Administration is an option for a company which is under financial pressure from its creditors but where it is still potentially viable as an ongoing business.
Administration will protect the company from hostile action by creditors while allowing the appointed licensed Insolvency Practitioner, acting as Administrator, to take control of the company and assess its financial position.
We are able to offer an extensive range of insolvency litigation services to:
- Directors, creditors and floating charge creditors
- Insolvency Practitioners
Our team of insolvency lawyers is experienced in advising in relation to a wide range of matters including:
- The appropriateness of an administration
- Assistance in the selection of a licensed Insolvency Practitioner
- Advice on both pre-administration and during administration
- Advice regarding Company Voluntary Arrangements (CVA)
- Transactions defrauding creditors
- Transactions at an undervalue
- Wrongful Trading | Fraudulent Trading
- Retention of title issues
- Misfeasance claims against company directors
- Director disqualification
Got a question?
Administration is a process which affords a company protection from its creditors while allowing either:
- The reorganisation of the company as a going concern, or
- The disposal of the company and its assets.
Administration is a temporary measure and not designed to be a long-term solution for the company.
A licensed Insolvency Practitioner:
- Is appointed as the Administrator to control and manage the company’s affairs and assets
- Will assess whether to restructure the company as a going concern or whether to sell the company and its assets
- Will aim to achieve a better result for the creditors than if the company had been placed into liquidation
The usual reason for a company to enter into Administration is pressure from creditors chasing payment of outstanding debt and threatening a Winding Up Petition.
Administration allows the company vital ‘breathing space’ preventing creditors from pursuing court action to recover any debts as it creates an automatic moratorium on pursuing or commencing legal proceedings.
The Insolvency Practitioner can be appointed by:
- Company members/shareholders,
- Company directors,
- A floating charge holder (usually a Bank), or
- The court
Any floating charge holder has the final say in the appointment of the Administrator and has the power to replace any Administrator already appointed by the company or directors
- A licensed Insolvency Practitioner is appointed as Administrator
- The Administrator assesses the financial viability of the company and must communicate proposals to the creditors within eight weeks
- There is a requirement for one or more of the company’s current or former directors to provide the Administrator with a Statement of Affairs detailing the assets and liabilities of the company
- The Administrator must send the Statement of Affairs to all creditors
- Within eight weeks, the Administrator provides the creditors with a Proposal and a copy is lodged at Companies House
- The creditors are then required to decide whether or not the Proposal is acceptable and at which time variations to the Proposal may be suggested
- The Administrator must keep all creditors apprised of the position via six monthly written reports until the Administration is concluded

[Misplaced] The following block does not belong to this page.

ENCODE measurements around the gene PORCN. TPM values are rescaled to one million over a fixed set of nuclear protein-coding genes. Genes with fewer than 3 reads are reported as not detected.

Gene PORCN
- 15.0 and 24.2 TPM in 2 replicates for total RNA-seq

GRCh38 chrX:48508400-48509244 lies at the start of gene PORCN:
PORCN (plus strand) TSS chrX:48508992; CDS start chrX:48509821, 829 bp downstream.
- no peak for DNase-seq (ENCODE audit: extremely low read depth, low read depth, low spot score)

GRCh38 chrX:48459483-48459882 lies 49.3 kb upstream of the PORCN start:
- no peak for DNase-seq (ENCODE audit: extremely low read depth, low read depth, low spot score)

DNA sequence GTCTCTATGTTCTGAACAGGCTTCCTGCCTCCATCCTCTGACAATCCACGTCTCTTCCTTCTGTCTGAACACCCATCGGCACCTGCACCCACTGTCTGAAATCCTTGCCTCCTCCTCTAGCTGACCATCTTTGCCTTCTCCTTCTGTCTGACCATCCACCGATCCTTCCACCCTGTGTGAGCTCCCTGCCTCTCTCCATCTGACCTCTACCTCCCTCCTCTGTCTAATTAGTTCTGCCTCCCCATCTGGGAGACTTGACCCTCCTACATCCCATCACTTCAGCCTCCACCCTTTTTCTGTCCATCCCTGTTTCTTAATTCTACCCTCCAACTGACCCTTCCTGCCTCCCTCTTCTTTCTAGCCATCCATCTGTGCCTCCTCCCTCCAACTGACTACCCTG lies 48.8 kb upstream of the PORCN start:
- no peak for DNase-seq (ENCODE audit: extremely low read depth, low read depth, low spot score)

- The company is allowed to continue to trade
- A moratorium from creditors pursuing legal action which can prevent the immediate service of a Winding Up Petition/Compulsory Liquidation
- Generally, it may lead to a better return for creditors compared to that which would arise under an immediate liquidation
- Valuable ‘breathing space’ to work out a viable business plan for the future without creditor pressure to contend with
- Allows potential restructuring of the company including the retention of profitable areas of the business and the disposal of other loss-making parts
- Negative publicity. All suppliers, customers and any party dealing with the company will be aware of the Administration and potential insolvent nature of the company
- The business is no longer run on a day to day basis by the directors, who must cede all control and management to the Administrator. This can cause potential issues with existing relationships with customers/suppliers
Two Alternatives to Administration:
A CVA is effectively a formal payment plan to pay creditors while allowing the company to continue to trade.
Usual features include:
- A monthly payment plan to pay creditors
- Creditors are prevented from taking legal action against the company
- A fixed term of repayments (usually a number of years) after which any remaining debt is written off
The main benefit is the company is able to continue to trade after the CVA has come to an end free of its previous financial liabilities.
For more information on a CVA, read more here.
The level of debt may be such that the long-term future of the company as a going concern is not viable, even following a period of Administration and the moratorium which it provides preventing creditors from continuing or commencing any legal action.
In such circumstances, the directors may consider it prudent to enter into a CVL to prevent any creditor presenting a Winding Up Petition which could lead to compulsory liquidation.
For more information on a CVL, read more here.
We welcome new enquiries by telephone or email.
Our team of expert lawyers is here to guide you in relation to any insolvency related issues including Administration, CVAs and CVLs.
We are happy to provide an initial no obligation confidential consultation at our offices in London, Birmingham or Manchester or via video conferencing facilities to explore the issues in your case and to provide an assessment of how we can assist you.